One cool Tuesday morning, last September 22, just days before the great flood of Metro Manila, Arnold and I visited the great scholar –and our dear friend– Señor Guillermo Gómez Rivera in his Macati home in Barrio María de la Paz. We had our usual discussions about Philippine history and the identity of our nation.
After accompanying Señor Gómez to his Rockwell studio (and after a hearty lunch in nearby Power Plant Mall), Arnold and I passed by the centuries-old Guadalupe Shrine on our way home.
It was early afternoon, and the skies were blanketed by endless gray clouds, giving out a bleak mood throughout the slums neighboring the silent, hulking gray walls of the church. And the people living near the church –almost mindlessly doing routine tasks each and every dying day due– don’t have any idea at all about the significance of this almost forgotten church in Philippine History.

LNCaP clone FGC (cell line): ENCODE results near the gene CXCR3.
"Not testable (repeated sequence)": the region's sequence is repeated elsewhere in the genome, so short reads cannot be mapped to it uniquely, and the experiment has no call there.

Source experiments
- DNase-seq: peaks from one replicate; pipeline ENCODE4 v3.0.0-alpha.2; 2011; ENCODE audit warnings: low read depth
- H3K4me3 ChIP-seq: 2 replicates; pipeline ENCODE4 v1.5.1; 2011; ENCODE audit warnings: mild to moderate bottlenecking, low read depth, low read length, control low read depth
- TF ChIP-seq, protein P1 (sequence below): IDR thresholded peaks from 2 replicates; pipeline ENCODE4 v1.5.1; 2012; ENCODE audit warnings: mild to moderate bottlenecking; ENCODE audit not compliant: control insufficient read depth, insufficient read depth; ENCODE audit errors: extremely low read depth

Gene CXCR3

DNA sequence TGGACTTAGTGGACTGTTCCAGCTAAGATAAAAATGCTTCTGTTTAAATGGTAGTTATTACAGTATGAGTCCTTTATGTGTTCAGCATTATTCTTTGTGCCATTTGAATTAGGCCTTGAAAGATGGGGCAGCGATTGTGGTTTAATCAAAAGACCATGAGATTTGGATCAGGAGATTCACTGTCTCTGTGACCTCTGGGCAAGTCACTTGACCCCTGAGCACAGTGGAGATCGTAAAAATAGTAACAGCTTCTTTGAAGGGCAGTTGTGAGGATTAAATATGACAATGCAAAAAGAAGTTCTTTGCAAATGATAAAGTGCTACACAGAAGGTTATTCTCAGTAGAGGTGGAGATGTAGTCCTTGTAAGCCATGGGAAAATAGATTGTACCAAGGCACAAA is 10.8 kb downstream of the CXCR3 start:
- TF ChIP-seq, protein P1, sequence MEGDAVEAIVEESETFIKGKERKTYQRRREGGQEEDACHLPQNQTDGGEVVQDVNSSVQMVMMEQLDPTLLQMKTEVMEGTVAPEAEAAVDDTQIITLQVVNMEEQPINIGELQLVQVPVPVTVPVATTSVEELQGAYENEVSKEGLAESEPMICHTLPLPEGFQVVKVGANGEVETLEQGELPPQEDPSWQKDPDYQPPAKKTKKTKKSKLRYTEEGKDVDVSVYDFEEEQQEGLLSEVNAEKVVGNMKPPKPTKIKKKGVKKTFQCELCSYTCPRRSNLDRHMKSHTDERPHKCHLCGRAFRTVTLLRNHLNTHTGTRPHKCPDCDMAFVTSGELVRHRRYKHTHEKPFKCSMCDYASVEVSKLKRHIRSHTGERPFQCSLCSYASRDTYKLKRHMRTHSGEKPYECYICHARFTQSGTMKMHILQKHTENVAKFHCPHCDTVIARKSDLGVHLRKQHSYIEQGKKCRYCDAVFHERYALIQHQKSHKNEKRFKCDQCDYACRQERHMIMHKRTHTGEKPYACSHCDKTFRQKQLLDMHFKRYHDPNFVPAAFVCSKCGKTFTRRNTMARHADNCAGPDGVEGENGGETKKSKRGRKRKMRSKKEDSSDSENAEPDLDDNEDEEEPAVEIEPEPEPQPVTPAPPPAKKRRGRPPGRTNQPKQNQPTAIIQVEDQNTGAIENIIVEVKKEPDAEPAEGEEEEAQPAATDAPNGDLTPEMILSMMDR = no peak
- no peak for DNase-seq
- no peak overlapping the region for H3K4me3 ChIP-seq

CHURCH AND MONASTERY OF GUADALUPE
The foundations of this church and monastery of the Augustinian Order were laid in 1601 and construction work was finished in 1629. Nuestra Señora de Guadalupe was chosen Titular Patroness in 1603. After the Chinese uprising of 1639, this sanctuary served as a seat of devotion for the Chinese. The buildings withstood the earthquakes of 1645, 1658, 1754, and 1863; the masonry roof of the church collapsed in the earthquakes of 1880 and the structure was rebuilt in 1882 by Rev. José Corujedo, O.S.A. Site of an orphan asylum and trade school administered by the Augustinian Order for the benefit of the children of the victims of the cholera of 1882. Both church and monastery were gutted by fire in February, 1899, during the early skirmishes between Americans and Filipinos.